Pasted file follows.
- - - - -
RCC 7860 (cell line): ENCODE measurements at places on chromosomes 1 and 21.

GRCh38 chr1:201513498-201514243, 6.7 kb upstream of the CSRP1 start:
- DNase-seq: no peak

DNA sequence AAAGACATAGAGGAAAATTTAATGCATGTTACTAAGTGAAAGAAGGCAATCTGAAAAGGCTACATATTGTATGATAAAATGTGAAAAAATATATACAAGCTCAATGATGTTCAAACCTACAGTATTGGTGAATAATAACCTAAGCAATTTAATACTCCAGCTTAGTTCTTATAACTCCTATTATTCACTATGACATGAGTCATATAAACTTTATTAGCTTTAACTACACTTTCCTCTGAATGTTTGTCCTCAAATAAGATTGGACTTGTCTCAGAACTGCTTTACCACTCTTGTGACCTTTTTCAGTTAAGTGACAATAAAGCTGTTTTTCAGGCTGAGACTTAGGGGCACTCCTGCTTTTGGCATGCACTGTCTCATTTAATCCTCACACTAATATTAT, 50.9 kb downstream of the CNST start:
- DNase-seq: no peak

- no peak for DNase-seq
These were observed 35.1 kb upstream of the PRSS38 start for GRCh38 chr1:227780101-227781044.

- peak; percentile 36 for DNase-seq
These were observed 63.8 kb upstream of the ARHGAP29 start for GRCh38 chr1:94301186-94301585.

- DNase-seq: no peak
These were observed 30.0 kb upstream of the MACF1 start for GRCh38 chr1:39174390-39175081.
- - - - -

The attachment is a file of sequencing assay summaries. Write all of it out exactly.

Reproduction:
RCC 7860 (cell line): ENCODE measurements at places on chromosomes 1 and 21.

GRCh38 chr1:201513498-201514243, 6.7 kb upstream of the CSRP1 start:
- DNase-seq: no peak

DNA sequence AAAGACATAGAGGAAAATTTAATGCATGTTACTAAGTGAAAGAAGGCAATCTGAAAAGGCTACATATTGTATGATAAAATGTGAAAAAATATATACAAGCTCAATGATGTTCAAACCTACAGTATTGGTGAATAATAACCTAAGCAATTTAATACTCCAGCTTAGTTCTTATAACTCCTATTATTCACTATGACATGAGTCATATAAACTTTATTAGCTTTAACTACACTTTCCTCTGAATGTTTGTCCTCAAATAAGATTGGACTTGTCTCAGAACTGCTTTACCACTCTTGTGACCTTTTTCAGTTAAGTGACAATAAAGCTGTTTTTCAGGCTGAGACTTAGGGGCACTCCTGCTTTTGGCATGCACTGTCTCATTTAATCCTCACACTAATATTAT, 50.9 kb downstream of the CNST start:
- DNase-seq: no peak

- no peak for DNase-seq
These were observed 35.1 kb upstream of the PRSS38 start for GRCh38 chr1:227780101-227781044.

- peak; percentile 36 for DNase-seq
These were observed 63.8 kb upstream of the ARHGAP29 start for GRCh38 chr1:94301186-94301585.

- DNase-seq: no peak
These were observed 30.0 kb upstream of the MACF1 start for GRCh38 chr1:39174390-39175081.